How Does the Pill Clear Up Acne?
Birth control pills can help reduce or clear up acne by reducing oil output in a number of ways for women who have acne breakouts that are triggered by their hormones. Acne is a common skin disease that causes our skin to break out and become inflamed. It affects all ages. Though it can occur anywhere on your body, it usually appears on your face, neck, shoulders, chest, back, and/or upper arms. There are a number of side effects and risks to using birth control, so talk with your physician about the pros and cons of this treatment.
Birth Control Pills
Birth control pills are often prescribed for acne when acne doesn't respond to other treatments and prescription medications. According to the Mayo Clinic, three types of birth control have been approved by the Food and Drug Administration to treat acne in women: ethinyl estradiol and norgestimate, ethinyl estradiol and norethindrone, and ethinyl estradiol and drospirenone.
Birth control pills for acne work by reducing the amount of sebum, an oily substance that lubricates your skin. Dead skin cells build up in your pore's hair follicle and block pores. Birth control pills are usually used with additional acne treatments, such as medicated creams containing benzoyl peroxide or salicylic acid.
Most women have to take birth control pills for several months before noticing any results. Also, your skin may worsen before it improves.
The Nemours Foundation reports that birth control pills can help stabilize fluctuating hormones that can cause acne. Changes in hormones levels can cause the oil glands under your skin to enlarge and make too much oil. By keeping those hormones under control, acne can be controlled.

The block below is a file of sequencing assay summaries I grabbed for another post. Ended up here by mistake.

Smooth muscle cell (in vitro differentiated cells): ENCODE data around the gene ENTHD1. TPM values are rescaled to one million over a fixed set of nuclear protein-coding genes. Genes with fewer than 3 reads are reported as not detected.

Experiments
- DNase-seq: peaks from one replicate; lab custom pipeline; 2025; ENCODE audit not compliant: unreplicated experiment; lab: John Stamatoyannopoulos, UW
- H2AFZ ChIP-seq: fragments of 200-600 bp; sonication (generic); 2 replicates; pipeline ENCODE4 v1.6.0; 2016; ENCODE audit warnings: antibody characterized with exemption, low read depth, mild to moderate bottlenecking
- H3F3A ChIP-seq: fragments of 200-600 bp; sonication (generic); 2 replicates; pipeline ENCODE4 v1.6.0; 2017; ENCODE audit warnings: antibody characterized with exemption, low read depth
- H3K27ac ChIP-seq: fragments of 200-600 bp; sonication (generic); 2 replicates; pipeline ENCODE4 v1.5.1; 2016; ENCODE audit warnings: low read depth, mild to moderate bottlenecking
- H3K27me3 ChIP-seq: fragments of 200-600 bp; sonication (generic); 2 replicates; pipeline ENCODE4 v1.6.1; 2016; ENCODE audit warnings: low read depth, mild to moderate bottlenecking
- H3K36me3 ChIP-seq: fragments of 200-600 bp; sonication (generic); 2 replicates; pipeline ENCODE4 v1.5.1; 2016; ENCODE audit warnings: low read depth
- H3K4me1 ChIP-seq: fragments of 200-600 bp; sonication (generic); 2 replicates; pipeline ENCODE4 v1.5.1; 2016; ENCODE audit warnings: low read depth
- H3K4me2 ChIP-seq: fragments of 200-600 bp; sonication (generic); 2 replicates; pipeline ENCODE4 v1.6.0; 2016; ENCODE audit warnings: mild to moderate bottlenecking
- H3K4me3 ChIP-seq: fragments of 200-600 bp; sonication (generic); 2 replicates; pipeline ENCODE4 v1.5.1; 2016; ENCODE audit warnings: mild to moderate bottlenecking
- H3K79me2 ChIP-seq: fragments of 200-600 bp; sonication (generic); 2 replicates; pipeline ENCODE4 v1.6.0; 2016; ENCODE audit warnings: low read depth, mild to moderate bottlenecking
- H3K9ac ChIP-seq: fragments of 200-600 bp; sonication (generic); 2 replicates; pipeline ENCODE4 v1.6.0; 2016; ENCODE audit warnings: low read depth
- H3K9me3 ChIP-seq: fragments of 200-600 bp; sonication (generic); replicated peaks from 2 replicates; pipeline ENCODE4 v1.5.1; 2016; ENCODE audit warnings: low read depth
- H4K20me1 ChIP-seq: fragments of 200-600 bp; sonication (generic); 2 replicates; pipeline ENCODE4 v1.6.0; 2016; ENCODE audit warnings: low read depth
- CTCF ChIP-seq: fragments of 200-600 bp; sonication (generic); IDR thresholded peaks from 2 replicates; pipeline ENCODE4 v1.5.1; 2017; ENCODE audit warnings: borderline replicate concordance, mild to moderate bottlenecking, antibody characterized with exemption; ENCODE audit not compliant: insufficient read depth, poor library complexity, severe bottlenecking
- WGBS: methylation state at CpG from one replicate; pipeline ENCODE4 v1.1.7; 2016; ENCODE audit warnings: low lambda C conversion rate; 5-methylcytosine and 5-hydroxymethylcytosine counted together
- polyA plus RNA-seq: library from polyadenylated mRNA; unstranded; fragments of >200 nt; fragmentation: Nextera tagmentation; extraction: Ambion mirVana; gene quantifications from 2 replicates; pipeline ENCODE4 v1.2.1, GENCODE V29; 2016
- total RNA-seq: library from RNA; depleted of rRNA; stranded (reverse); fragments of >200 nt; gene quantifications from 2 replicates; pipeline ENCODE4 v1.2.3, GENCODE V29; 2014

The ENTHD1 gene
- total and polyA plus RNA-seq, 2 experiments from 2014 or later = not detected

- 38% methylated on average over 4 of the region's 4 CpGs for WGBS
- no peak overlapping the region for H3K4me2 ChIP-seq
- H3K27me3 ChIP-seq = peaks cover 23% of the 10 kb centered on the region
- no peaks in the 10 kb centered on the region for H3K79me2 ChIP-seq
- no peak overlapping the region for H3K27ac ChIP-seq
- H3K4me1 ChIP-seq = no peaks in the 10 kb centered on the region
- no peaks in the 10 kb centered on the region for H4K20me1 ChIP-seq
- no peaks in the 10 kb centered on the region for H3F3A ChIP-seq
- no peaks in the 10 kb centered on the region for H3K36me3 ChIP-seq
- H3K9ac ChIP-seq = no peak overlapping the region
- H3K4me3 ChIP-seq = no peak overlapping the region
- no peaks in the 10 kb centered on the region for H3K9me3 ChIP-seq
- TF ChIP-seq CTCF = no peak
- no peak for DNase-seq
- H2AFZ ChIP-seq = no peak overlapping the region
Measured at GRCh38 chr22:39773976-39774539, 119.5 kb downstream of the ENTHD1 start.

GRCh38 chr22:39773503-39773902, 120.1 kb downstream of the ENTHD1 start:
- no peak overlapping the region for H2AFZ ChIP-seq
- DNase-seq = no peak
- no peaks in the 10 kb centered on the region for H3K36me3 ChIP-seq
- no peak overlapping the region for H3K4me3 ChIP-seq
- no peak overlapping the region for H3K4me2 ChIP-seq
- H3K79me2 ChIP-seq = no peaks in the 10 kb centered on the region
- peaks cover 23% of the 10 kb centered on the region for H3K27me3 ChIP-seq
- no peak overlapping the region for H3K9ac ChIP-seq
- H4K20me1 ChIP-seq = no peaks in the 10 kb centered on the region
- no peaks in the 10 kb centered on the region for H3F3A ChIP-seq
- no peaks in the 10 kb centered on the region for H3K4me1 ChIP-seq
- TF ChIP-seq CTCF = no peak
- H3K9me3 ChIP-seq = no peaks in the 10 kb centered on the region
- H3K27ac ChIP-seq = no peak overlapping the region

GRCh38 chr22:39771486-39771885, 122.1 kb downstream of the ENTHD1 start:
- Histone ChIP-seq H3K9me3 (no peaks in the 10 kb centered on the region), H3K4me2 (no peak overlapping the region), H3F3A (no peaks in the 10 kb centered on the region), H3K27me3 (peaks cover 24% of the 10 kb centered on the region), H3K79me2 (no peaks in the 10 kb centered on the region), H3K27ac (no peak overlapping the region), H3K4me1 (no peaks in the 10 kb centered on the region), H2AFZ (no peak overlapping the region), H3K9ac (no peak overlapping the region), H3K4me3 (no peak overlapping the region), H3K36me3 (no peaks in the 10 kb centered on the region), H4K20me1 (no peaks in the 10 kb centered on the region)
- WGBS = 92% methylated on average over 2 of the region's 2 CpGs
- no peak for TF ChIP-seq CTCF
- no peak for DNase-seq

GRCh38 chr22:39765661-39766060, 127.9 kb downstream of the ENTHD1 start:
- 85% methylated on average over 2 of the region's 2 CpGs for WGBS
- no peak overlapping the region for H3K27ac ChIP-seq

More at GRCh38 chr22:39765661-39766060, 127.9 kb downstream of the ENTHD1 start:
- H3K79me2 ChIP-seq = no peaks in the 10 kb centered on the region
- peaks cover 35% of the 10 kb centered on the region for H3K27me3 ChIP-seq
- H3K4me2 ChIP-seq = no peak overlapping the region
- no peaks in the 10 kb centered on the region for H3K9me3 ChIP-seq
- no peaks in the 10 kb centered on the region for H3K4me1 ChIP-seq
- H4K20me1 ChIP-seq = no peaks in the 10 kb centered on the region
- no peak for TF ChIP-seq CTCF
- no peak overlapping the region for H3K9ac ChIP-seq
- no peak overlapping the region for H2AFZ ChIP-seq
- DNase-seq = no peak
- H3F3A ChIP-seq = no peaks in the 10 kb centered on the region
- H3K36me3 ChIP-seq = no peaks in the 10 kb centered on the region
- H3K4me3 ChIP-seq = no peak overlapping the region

Slow Oil Glands
For women with premenstrual acne flares, birth control pills can help clear acne by slowing overactive oil glands. According to The National Women's Health Information Center, research shows that birth control pills can help women who have acne breakouts around their menstrual cycle.
The New England Journal of Medicine reported that women with therapeutically resistant cystic acne have excess androgen, which is produced by the ovaries. Androgen stimulates the skin's oil glands. Birth control pills control the amount of androgen produced by the ovaries.
Side Effects and Risks
According to the National Women's Health Information Center, side effects can include irregular menstruation, breast tenderness, fatigue and headaches. Additional side effects identified by the Mayo Clinic include decreased sex drive, depression, and nausea and vomiting.
Risks identified by the Mayo Clinic include an increased risk of blood clots, high blood pressure, heart disease and high potassium. There are also potential fetal problems if you take birth control pills while pregnant.
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